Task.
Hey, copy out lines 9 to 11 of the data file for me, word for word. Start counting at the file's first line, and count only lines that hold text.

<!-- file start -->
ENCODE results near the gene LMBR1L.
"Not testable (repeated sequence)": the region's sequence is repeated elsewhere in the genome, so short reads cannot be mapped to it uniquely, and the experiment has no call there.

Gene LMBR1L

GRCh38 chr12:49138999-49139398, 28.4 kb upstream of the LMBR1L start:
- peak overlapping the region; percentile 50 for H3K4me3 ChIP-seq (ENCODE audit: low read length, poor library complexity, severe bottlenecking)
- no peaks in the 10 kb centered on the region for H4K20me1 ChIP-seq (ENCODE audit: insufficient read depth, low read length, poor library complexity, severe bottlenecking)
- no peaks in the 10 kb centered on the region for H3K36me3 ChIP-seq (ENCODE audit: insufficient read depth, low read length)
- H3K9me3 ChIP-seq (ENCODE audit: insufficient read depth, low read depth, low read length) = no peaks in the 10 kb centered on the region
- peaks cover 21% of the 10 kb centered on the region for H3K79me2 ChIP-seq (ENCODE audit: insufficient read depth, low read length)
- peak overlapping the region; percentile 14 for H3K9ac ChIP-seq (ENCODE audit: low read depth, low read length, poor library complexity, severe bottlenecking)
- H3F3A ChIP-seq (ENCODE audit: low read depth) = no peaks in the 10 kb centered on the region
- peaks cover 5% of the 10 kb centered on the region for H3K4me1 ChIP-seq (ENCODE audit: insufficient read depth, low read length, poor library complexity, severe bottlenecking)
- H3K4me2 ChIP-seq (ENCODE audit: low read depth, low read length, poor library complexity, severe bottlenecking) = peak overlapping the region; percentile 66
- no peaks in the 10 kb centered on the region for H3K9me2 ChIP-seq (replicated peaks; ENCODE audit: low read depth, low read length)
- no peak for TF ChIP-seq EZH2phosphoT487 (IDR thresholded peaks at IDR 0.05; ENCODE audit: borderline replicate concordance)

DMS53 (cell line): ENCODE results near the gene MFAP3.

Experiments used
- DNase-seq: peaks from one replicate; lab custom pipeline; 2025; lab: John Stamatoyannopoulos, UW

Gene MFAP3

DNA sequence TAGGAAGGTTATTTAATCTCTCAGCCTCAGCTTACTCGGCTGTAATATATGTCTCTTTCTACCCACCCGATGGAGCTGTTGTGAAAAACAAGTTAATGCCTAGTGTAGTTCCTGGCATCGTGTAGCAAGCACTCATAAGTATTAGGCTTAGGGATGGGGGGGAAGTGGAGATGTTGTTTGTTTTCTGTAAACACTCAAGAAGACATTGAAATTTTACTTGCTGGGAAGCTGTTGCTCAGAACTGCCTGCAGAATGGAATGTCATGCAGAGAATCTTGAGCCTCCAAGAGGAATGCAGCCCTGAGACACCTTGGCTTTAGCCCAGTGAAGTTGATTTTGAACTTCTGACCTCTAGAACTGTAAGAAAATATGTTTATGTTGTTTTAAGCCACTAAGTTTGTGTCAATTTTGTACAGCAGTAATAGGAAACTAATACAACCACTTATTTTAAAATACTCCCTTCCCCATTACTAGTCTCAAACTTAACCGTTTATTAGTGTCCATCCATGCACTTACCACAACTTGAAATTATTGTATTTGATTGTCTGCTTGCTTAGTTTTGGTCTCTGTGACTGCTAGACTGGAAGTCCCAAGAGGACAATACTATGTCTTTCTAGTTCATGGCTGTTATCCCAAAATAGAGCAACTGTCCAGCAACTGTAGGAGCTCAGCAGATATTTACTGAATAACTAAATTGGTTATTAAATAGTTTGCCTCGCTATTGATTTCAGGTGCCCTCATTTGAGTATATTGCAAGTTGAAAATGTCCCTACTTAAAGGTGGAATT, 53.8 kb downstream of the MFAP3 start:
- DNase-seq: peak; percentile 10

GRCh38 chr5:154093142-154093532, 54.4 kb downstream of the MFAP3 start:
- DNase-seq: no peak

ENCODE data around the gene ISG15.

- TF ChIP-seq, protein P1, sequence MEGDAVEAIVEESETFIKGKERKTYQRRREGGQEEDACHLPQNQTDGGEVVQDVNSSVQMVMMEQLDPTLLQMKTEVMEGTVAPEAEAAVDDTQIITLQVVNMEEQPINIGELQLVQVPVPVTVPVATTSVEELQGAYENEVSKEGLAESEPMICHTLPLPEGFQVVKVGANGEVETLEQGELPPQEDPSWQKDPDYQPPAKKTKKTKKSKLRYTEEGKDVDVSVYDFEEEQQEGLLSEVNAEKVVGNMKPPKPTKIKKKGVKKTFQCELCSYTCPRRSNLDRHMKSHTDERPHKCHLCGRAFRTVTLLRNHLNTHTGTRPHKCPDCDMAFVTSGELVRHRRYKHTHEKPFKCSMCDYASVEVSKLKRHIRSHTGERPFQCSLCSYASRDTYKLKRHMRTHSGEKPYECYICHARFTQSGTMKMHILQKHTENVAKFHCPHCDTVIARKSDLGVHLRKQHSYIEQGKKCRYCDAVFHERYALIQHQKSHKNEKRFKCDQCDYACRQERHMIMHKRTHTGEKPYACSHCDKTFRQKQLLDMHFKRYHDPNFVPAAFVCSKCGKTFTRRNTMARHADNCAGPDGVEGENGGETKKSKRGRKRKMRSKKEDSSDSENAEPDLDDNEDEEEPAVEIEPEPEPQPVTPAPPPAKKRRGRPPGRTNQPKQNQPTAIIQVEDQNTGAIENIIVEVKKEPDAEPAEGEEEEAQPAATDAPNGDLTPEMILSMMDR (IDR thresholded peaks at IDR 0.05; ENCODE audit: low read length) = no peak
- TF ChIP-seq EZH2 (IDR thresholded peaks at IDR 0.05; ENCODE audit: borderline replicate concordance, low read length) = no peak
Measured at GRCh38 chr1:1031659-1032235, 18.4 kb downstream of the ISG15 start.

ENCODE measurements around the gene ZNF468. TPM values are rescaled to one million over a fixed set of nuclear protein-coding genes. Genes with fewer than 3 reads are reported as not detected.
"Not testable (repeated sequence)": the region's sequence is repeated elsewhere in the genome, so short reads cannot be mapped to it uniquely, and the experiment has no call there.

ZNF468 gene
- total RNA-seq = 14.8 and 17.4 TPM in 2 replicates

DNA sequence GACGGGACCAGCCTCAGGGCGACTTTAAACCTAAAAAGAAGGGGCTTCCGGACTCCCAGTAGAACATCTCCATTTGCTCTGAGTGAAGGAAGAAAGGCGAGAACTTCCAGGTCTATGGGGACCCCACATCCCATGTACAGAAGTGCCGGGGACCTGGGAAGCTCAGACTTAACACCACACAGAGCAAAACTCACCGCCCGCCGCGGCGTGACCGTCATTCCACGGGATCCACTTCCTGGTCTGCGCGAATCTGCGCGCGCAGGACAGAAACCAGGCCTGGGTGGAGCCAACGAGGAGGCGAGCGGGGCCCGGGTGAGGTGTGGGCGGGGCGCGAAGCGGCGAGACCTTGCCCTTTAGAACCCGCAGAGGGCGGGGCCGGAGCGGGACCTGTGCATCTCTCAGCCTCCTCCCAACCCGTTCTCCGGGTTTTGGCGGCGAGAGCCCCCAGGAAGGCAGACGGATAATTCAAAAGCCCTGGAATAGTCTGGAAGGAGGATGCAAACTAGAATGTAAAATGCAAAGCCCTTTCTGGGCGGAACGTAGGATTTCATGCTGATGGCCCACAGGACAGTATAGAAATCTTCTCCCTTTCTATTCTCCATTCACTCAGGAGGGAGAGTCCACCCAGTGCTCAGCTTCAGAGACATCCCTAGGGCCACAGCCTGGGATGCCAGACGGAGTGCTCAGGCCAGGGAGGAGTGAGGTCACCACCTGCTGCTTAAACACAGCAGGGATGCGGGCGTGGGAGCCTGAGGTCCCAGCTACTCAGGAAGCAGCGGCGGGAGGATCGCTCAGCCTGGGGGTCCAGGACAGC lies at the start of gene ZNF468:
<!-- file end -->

- peaks cover 21% of the 10 kb centered on the region for H3K79me2 ChIP-seq (ENCODE audit: insufficient read depth, low read length)
- peak overlapping the region; percentile 14 for H3K9ac ChIP-seq (ENCODE audit: low read depth, low read length, poor library complexity, severe bottlenecking)
- H3F3A ChIP-seq (ENCODE audit: low read depth) = no peaks in the 10 kb centered on the region